Since 2021, the Selective High School Placement Test has followed a new format. The Thinking Skills section replaces the old General Ability section, with a focus on higher-order thinking skills…
The emotional discovery of new environments and cultural experiences intertwine to reveal insights into the human condition. In ‘The Man Who Made History’, Nasht explores how Hurley combines artistic flair with realism to transport us into remote locations and thrilling circumstances. In Euphoria (2014), King employs a distinctive narrative style to capture the intellectual experience of a group of anthropologists, operating amongst a panoply of tribes in Papua New Guinea. In both texts, the composers link discovery to adventure, curiosity and an engagement with the forces of nature. Yet Nasht and King also elucidate the values informing their subject’s actions, commenting on the complex matrix of human interconnections that are integral to the processes of emotional and intellectual discoveries.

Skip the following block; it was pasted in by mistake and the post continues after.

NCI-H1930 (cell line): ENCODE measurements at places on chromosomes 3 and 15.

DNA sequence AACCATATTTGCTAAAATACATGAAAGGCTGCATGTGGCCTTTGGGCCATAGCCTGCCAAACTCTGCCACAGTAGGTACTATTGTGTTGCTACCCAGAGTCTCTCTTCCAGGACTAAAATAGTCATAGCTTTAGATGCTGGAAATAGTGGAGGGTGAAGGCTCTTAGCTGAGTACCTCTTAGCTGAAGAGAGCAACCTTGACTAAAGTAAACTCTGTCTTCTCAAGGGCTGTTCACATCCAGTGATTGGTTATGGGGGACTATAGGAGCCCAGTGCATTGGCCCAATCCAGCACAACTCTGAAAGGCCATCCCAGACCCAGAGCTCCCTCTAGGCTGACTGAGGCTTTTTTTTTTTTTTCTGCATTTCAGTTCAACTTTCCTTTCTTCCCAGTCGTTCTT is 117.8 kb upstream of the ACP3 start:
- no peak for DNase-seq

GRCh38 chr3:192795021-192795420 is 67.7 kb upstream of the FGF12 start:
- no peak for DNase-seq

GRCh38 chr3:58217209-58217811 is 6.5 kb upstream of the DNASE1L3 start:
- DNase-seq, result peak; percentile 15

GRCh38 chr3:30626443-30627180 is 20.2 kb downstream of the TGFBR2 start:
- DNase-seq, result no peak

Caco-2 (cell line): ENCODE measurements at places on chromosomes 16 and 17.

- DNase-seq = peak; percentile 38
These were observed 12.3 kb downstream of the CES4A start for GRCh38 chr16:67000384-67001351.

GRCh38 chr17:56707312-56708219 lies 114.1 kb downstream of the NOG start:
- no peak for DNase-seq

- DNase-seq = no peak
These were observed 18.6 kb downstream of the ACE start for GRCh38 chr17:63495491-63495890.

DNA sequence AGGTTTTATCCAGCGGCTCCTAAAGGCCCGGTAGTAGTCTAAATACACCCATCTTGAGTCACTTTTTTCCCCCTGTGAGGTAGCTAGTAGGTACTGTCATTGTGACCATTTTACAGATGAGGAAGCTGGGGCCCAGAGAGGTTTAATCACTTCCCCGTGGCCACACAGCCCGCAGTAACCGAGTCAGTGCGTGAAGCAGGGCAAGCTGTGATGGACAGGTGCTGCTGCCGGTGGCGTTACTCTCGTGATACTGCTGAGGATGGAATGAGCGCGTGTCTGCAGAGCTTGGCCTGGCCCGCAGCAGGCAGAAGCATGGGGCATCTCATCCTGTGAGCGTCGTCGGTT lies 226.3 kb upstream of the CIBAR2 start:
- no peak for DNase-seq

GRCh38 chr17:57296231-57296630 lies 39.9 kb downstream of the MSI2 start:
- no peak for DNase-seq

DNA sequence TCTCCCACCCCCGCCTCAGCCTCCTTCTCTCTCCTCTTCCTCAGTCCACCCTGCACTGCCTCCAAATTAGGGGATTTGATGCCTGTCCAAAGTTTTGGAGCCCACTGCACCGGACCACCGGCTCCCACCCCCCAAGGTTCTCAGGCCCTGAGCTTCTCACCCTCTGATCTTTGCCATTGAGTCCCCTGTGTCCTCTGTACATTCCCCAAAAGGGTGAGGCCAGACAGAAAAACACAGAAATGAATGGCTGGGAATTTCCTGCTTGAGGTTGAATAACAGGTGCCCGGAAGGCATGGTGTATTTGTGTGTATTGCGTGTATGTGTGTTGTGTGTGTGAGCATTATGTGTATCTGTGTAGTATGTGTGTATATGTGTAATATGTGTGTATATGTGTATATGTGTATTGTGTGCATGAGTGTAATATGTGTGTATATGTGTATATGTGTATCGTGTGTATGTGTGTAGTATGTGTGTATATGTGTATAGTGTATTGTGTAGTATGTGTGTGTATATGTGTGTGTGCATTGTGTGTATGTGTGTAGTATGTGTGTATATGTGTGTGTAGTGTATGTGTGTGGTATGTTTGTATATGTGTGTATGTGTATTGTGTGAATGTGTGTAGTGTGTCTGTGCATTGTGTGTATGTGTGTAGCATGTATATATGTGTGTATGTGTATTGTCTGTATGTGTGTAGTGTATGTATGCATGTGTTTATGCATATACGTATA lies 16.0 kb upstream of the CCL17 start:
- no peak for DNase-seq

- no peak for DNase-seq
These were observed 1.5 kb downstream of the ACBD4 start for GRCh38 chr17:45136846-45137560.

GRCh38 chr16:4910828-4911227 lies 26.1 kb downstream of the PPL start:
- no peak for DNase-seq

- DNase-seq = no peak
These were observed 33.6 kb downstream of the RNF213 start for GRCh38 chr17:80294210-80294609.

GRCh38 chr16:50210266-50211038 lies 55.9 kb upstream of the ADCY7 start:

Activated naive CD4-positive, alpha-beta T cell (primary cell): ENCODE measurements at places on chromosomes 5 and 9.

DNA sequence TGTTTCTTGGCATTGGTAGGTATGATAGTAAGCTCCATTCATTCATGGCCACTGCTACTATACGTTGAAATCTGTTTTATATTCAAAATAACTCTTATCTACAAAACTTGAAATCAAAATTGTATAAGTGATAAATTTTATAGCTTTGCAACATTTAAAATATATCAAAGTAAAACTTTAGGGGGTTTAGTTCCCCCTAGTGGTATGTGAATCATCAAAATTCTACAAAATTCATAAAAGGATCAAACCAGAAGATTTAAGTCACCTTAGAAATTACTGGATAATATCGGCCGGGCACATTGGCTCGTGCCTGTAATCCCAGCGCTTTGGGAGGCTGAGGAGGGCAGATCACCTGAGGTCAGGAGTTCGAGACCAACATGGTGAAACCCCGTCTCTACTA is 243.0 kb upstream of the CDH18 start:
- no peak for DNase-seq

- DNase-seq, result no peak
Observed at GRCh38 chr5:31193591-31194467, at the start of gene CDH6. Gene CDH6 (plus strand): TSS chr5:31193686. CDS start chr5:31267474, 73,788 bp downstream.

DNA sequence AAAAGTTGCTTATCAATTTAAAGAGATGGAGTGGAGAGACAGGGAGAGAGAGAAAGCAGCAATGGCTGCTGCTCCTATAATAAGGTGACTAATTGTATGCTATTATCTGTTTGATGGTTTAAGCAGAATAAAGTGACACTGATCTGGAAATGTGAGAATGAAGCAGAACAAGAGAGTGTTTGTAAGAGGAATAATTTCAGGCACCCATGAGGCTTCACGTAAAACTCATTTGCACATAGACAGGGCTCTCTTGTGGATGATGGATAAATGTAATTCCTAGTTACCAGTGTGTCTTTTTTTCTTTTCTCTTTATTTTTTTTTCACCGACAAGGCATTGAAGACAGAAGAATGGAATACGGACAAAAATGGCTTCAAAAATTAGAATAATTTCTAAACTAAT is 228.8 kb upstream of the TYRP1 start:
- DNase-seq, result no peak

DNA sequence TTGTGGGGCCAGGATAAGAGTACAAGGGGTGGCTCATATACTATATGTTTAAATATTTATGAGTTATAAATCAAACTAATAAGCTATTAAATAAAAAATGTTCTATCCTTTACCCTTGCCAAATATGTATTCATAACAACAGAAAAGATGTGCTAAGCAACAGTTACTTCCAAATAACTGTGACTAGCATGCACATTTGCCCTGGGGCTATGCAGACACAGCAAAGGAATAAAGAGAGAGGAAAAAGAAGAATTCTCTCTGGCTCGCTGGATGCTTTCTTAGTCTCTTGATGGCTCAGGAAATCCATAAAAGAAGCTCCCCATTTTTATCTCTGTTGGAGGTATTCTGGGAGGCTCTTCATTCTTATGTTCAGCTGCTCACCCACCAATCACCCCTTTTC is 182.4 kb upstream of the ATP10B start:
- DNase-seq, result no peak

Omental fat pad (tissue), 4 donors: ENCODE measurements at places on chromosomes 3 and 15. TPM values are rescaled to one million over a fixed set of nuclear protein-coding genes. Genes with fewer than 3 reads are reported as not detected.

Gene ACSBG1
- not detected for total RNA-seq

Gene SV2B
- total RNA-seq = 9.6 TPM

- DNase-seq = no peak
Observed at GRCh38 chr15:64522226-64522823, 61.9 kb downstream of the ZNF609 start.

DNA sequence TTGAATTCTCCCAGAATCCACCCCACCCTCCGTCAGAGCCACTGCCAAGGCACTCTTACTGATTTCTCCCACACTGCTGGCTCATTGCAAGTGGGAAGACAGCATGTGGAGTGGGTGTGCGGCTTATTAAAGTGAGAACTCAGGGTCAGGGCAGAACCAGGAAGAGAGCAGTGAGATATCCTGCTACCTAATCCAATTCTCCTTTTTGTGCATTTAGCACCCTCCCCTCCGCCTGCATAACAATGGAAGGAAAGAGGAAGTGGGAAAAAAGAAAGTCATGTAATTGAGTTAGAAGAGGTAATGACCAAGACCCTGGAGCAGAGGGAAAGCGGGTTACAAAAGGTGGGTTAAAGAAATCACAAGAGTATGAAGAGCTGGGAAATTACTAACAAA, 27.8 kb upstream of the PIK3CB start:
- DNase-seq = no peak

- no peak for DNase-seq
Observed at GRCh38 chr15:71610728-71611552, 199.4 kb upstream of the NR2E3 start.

It is through the intellectual discovery of the natural world in ‘The Man Who Made History’ that Hurley’s artistic sensibility emerges, inspiring him to capture a vision of this truth in images of the unique grandeur of the Antarctic environment. The re-enacted voiceover from the point of view of Hurley in ‘my fingers froze and often I was swept away by fierce gusts or reduced to crawling on all fours’ portrays the strenuous conditions that Hurley endured in his filming of, Home of the Blizzard (1913). Overlaid with black and white archival footage and accompanied with sustained low-key musical notes, the voiceover reinforces the struggle between man and nature by linking discovery to the hero’s journey. Also, Nasht foregrounds Hurley’s intellectual process of discovery through a new means of cinematography, revealing Hurley’s use of light and perspective to help us discover the wonder of this remote location. Metaphorically, in the words of Joanna Wright (Royal Geographical Society), it makes us feel as though ‘when you look at the ice, you feel like you could walk into it, and touch it, and hear it, and smell it’. The tone of awe accompanies the use of second person to reflect how Hurley’s photographs from the Shackelton Expedition have catalysed intellectual and emotional discoveries across history and the sensory appeal indicates how humanity’s engagement with nature extends beyond a fixed, two-dimensional object. Subsequently, Nasht challenges us to see the paramount potential held within the mechanical apparatus of a camera where Hurley’s artistic precision is able to encapsulate the binding forces of nature.